The jobs report should get you fired up to look for more data--other trends that will help shape your 2013 plans. One particular one I like is the report from the National Chamber Federation that looks at the specific priorities, policies and programs of the 50 states and Puerto Rico."   As reported in its June Jobs Summit, 2012, the top-10 performing talent pipeline states in 2012 are FL, MA, SD, VA, NY, MD, CO, ND and CT.  The top talent pipeline states are determined using six measures:

  • Higher education degree production
  • State spending per degree awarded
  • Total student cost at a four-year research institution as a share of state disposable income
  • Share of residents age 25 to 44 with at least a two-year degree
  • Share of high school seniors taking Advanced Placement Courses
  • Attainment of goals for placing adults in open jobs by the state workforce development system

The BLS also offers geographic data breakdowns too. This is powerful data that can help you convince your leaders to hire more virtual workers or rethink geographic distribution.

 4) Look at other economic trends

Consumer spending is an important one.  Consumer income growth was stagnant after an increase in July. So what do we look for moving forward? First, take note of the BEA's consumer spending data reported quarterly. Then look for sector growth.  Retail sales, both back-to-school and the holiday season are great indicators of growth, as are auto sales and housing starts.  Sales of autos have rebounded which according to Morningstar's Johnson, was one of the reasons we had a recovery at all.

5) Try not to get political

Regardless of your political preferences, this isn't a time to grab your soapbox. It's time to be an HR professional.  And that means it's your unbiased job to read, understand and care about the data. And as hard as it is, separate that from your political views for a moment.

Now what? Go beyond this morning's news. Don't just rely on a broad number, dig in and see what it means to you.  Start with reading the news release paying attention to the numbers related to your industry. Then take a look at the charts starting with age and gender. You'll be surprised at how much you might begin to care.



Experiential Marketing: Emotion and Employer Brand

Experiential marketing has successfully been used by brands over the past few years to connect with consumers to drive sales and profit. Appealing to a variety of senses, the goal of experiential marketing is to establish the connection in such a way that the consumer responds to a product offering based on both emotional and rational response levels. Are marketers missing an opportunity to make an impact on the employer brand at the same time as using experiential marketing initiatives to build consumer brand equity? The role of experiential marketing in branding:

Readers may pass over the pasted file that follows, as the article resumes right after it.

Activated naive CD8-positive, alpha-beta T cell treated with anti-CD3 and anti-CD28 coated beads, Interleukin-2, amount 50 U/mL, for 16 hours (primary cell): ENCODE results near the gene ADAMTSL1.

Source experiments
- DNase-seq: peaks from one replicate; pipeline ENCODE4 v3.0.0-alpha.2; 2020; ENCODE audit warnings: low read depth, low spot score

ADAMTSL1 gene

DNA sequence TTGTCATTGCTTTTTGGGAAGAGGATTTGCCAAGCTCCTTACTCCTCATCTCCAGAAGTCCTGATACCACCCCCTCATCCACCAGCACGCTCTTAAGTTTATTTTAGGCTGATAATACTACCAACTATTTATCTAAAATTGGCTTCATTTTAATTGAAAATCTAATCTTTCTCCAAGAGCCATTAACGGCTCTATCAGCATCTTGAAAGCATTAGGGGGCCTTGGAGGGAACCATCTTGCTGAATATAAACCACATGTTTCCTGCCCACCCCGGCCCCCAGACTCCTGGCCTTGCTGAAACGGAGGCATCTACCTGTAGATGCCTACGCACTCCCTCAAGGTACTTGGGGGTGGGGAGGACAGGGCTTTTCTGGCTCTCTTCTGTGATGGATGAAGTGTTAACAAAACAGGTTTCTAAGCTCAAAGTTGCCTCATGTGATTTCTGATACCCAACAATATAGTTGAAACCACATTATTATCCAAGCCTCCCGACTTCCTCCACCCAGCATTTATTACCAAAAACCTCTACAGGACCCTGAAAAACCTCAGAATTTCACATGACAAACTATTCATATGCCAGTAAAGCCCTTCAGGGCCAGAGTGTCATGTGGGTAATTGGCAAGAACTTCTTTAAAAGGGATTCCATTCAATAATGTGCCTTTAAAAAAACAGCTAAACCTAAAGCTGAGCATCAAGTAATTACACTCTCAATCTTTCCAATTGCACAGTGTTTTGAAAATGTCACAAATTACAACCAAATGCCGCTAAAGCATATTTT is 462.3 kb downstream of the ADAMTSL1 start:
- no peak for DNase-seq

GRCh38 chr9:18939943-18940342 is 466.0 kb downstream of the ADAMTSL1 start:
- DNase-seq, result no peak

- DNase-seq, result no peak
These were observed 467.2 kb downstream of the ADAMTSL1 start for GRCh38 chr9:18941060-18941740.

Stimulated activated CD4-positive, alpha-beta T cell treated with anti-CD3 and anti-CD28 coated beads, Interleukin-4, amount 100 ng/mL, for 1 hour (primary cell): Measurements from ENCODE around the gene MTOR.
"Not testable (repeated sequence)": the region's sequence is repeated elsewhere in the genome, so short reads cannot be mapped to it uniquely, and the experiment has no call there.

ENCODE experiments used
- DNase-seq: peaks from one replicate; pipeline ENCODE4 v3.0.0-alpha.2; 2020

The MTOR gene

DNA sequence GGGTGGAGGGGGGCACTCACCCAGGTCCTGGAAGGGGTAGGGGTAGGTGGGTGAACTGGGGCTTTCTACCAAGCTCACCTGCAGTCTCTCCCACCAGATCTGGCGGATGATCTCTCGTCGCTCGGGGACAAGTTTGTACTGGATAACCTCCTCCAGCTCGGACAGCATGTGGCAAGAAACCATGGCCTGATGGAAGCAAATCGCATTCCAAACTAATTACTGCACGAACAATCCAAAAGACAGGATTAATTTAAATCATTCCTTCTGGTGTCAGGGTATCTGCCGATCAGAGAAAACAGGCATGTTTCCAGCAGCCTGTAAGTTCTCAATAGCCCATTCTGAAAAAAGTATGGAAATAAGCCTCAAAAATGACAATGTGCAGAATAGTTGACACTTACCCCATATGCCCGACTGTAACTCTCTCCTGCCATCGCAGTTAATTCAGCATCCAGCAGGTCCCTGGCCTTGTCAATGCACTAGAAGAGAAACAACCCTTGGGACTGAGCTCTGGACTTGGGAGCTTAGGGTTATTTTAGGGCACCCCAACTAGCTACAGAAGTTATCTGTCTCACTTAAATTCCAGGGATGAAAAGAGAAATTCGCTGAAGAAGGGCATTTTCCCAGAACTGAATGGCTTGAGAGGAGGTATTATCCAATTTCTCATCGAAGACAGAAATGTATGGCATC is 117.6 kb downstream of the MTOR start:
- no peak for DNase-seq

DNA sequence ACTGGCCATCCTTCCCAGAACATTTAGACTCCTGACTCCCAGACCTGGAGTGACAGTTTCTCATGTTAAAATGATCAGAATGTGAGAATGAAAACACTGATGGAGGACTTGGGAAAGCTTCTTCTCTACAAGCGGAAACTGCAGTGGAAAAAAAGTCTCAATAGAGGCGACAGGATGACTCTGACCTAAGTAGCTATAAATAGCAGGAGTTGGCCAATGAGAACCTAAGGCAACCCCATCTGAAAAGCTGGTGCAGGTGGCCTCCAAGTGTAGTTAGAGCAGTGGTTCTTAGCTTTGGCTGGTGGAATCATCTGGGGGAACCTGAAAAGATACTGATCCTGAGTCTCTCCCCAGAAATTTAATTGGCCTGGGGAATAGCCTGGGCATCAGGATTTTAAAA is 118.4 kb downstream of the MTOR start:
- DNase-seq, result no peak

There’s no doubt that brand is about reputation. It’s what you hear, think and feel about a organization and its product or service--that’s the brand. What’s changed is the role people play in brands. We care more than ever about what other people say about a brand, or how they rate a product. In fact, 2012 marketing data shows that conversion rates are 105% higher when ratings and reviews are used by customers.

It just means that as customers, we’re smarter because information about a product or brand is more accessible. Since that information is there, we use it, we experience the brand before we make a choice.  And marketers are increasingly taking notice of this. I don’t mean social media--we all know marketers are making exceptional use of online channels.  I mean experiences--marketers aren’t just introducing products and brands. They’re giving customers ways to experience the brand in increasingly personal and emotional ways.

Think about it this way--you’re at the grocery store staring at the shelf trying to decide which shampoo to buy. There’s no interaction and likely no emotional component. Instead, you’re just recalling information consciously and subconsciously in your head: commercials you’ve seen, what your friends use, what you’re typically loyal too. Then you make your choice.

But marketers have evolved. They know some things either can’t be sold on a shelf or can’t be sold well. In 2011, Nokia embraced this, launching their Lumia 800 phone with a dazzling 4-D light show featuring the popular cult DJ Deadmau5.  It's a wild show with incredible technology and pull-through marketing from the light show graphics displayed on the side of the buidling to the Deadmau5 ears given to attendees. Recently, Nokia jumped the most it has since 2008 primarily based on sales of the Lumia. Is experiential marketing the culprit? Well, the light show has over 4 million views on YouTube. You be the judge.

Using experiential marketing to build consumer and employer brand equity